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International Journal of Microbiology
Volume 2016, Article ID 2164761, 9 pages
http://dx.doi.org/10.1155/2016/2164761
Research Article

Antibiotic Resistance of Diverse Bacteria from Aquaculture in Borneo

Department of Molecular Biology, Faculty of Resource Science and Technology, Universiti Malaysia Sarawak, 94300 Kota Samarahan, Sarawak, Malaysia

Received 2 May 2016; Revised 28 July 2016; Accepted 29 August 2016

Academic Editor: Marcel H. Zwietering

Copyright © 2016 M. M. Kathleen et al. This is an open access article distributed under the Creative Commons Attribution License, which permits unrestricted use, distribution, and reproduction in any medium, provided the original work is properly cited.

Abstract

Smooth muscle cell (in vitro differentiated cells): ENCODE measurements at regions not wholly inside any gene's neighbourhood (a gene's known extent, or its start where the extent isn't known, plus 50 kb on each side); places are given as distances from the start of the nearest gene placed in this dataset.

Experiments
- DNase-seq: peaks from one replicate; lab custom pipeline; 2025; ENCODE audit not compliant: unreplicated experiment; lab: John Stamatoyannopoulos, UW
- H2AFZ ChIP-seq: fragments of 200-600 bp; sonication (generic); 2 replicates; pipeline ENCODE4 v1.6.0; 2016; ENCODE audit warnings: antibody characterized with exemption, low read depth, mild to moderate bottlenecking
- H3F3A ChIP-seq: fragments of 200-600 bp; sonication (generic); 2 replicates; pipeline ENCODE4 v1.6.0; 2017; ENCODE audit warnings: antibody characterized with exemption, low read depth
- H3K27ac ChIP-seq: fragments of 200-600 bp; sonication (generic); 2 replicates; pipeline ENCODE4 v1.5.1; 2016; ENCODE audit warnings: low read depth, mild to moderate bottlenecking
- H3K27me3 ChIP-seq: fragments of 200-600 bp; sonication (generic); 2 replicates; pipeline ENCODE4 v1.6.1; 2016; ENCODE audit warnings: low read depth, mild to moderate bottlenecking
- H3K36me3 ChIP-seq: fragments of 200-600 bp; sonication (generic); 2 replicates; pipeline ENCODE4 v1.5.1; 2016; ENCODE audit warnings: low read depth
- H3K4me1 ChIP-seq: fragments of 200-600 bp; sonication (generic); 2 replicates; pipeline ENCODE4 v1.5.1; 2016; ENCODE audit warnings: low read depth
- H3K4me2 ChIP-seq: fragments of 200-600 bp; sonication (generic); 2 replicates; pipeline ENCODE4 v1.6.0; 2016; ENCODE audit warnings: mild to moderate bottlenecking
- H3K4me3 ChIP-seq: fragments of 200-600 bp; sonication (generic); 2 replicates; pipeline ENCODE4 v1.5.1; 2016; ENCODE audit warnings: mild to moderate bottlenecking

The administration of antimicrobials in aquaculture provides a selective pressure creating a reservoir of multiple resistant bacteria in the cultured fish and shrimps as well as the aquaculture environment. The objective of this study was to determine the extent of antibiotic resistance in aquaculture products and aquaculture’s surrounding environment in Sarawak, Malaysian Borneo. Ninety-four identified bacterial isolates constituted of 17 genera were isolated from sediment, water, and cultured organisms (fish and shrimp) in selected aquaculture farms. These isolates were tested for their antibiotic resistance against 22 antibiotics from several groups using the disk diffusion method. The results show that the highest resistance was observed towards streptomycin (85%, ), while the lowest resistance was towards gentamicin (1.1%, ). The multiple antibiotic resistant (MAR) index of the isolates tested ranged between 0 and 0.63. It was suggested that isolates with MAR index > 0.2 were recovered from sources with high risk of antibiotic resistant contamination. This study revealed low level of antibiotic resistance in the aquaculture bacterial isolates except for streptomycin and ampicillin (>50% resistance, ) which have been used in the aquaculture industry for several decades. Antibiotic resistant patterns should be continuously monitored to predict the emergence and widespread of MAR. Effective action is needed to keep the new resistance from further developing and spreading.